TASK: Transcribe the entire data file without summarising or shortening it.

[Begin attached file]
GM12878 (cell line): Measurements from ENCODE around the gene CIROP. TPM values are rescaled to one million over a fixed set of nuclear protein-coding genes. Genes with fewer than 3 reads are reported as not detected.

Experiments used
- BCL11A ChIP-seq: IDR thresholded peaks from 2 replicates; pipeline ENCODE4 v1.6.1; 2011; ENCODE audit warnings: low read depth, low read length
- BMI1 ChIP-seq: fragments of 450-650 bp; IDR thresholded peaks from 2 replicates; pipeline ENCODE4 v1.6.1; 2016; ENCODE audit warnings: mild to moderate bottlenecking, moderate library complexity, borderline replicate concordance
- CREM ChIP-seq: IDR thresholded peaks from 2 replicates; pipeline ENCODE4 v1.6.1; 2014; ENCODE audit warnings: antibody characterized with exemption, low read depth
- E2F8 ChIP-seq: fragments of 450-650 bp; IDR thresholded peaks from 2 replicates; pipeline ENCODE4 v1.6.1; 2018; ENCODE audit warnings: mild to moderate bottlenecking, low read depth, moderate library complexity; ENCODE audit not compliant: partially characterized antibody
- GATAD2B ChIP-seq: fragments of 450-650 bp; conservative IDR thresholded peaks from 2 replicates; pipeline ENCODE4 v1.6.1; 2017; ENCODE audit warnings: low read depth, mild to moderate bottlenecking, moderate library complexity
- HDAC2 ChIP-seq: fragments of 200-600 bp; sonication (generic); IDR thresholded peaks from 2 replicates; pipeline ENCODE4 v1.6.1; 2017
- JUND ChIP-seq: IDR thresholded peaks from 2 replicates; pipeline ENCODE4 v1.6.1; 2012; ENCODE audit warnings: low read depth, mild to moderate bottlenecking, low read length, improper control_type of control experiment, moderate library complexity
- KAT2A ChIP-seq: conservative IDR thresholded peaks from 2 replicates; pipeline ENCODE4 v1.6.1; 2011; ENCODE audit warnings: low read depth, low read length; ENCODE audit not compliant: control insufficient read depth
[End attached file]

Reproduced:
GM12878 (cell line): Measurements from ENCODE around the gene CIROP. TPM values are rescaled to one million over a fixed set of nuclear protein-coding genes. Genes with fewer than 3 reads are reported as not detected.

Experiments used
- BCL11A ChIP-seq: IDR thresholded peaks from 2 replicates; pipeline ENCODE4 v1.6.1; 2011; ENCODE audit warnings: low read depth, low read length
- BMI1 ChIP-seq: fragments of 450-650 bp; IDR thresholded peaks from 2 replicates; pipeline ENCODE4 v1.6.1; 2016; ENCODE audit warnings: mild to moderate bottlenecking, moderate library complexity, borderline replicate concordance
- CREM ChIP-seq: IDR thresholded peaks from 2 replicates; pipeline ENCODE4 v1.6.1; 2014; ENCODE audit warnings: antibody characterized with exemption, low read depth
- E2F8 ChIP-seq: fragments of 450-650 bp; IDR thresholded peaks from 2 replicates; pipeline ENCODE4 v1.6.1; 2018; ENCODE audit warnings: mild to moderate bottlenecking, low read depth, moderate library complexity; ENCODE audit not compliant: partially characterized antibody
- GATAD2B ChIP-seq: fragments of 450-650 bp; conservative IDR thresholded peaks from 2 replicates; pipeline ENCODE4 v1.6.1; 2017; ENCODE audit warnings: low read depth, mild to moderate bottlenecking, moderate library complexity
- HDAC2 ChIP-seq: fragments of 200-600 bp; sonication (generic); IDR thresholded peaks from 2 replicates; pipeline ENCODE4 v1.6.1; 2017
- JUND ChIP-seq: IDR thresholded peaks from 2 replicates; pipeline ENCODE4 v1.6.1; 2012; ENCODE audit warnings: low read depth, mild to moderate bottlenecking, low read length, improper control_type of control experiment, moderate library complexity
- KAT2A ChIP-seq: conservative IDR thresholded peaks from 2 replicates; pipeline ENCODE4 v1.6.1; 2011; ENCODE audit warnings: low read depth, low read length; ENCODE audit not compliant: control insufficient read depth